Journalists were surprised to learn Thursday, on the 75th anniversary of the D-Day landings in Normandy, that many of the American veterans of that historic battle support President Donald Trump.
The common theme in the media was that Trump is challenging the transatlantic alliances that were forged during the march to victory in the Second World War.
USA Today, for example, published a story on the eve of the commemoration that declared: “[W]hile the ceremony will honor the sacrifices made on June 6, 1944, some fear Trump’s ‘America First’ presidency and the international drama he has carried with him as he begins his third trip to France will complicate the hallowed observance.”
Whatever “some fear[ed]” was not shared widely among veterans of D-Day, as France24 discovered. In a story titled, “Trump the transatlantic nightmare? Not for these D-Day vets,” the news agency documented the reasons many of the veterans who traveled to Normandy for the commemoration support President Trump, including his commitment to American strength, his policies for veterans, and his no-nonsense problem-solving approach.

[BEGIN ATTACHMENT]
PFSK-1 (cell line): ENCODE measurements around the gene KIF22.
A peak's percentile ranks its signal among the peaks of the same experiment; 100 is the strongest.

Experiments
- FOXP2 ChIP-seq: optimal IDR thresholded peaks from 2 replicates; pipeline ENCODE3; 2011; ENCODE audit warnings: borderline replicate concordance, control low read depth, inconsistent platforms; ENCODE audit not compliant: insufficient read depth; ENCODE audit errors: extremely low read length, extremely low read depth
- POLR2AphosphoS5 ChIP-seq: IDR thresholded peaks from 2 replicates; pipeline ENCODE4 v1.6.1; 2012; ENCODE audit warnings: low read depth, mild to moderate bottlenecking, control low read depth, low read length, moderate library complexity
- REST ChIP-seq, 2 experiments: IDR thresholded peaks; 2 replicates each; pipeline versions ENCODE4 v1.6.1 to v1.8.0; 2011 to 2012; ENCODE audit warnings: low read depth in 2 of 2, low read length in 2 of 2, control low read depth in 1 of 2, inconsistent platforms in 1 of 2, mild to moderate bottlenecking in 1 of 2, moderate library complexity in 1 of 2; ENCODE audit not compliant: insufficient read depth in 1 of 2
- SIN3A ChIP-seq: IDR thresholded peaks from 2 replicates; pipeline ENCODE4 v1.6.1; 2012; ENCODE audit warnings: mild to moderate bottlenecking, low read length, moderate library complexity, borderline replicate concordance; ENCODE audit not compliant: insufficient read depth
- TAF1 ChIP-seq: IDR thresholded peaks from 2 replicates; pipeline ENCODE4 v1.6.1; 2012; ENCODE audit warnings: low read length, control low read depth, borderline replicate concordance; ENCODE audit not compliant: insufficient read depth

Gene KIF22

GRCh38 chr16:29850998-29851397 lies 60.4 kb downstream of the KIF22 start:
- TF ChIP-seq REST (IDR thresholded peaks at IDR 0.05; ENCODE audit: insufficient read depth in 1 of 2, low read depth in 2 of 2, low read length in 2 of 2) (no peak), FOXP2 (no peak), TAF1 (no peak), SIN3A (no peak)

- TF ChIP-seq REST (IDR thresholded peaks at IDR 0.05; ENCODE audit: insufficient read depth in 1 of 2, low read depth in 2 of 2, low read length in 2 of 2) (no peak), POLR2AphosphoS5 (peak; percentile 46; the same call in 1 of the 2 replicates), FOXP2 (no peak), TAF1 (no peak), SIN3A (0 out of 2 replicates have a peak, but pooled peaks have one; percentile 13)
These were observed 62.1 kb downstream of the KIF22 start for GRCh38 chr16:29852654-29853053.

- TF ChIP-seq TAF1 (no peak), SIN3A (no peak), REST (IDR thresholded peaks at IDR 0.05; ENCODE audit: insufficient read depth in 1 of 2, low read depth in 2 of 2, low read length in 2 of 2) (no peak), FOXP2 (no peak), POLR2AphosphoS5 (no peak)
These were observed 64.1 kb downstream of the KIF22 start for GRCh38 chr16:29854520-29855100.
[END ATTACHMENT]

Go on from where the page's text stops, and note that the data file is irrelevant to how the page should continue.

Trump was given a warm welcome by the veterans as he arrived for the 75th anniversary ceremony with French President Emmanuel Macron.
[T]hey praise a president who they seeing as doing what it takes to get results on the home front.
But perhaps most importantly, they cite the Trump administration’s push to let millions of vets facing long waits at state-run facilities seek private care instead — paid for by the government.
Trump’s uncompromising stances get traction in particular with the generation for whom the duty to the country meant braving a hail of Nazi bullets on the Normandy coast.
Trump’s speech at the D-Day commemoration also received unusually high marks from American Journalists present. CNN’s Jim Acosta, among others, said: “No matter what I think about the current President of the United States, he said the right thing at Normandy.”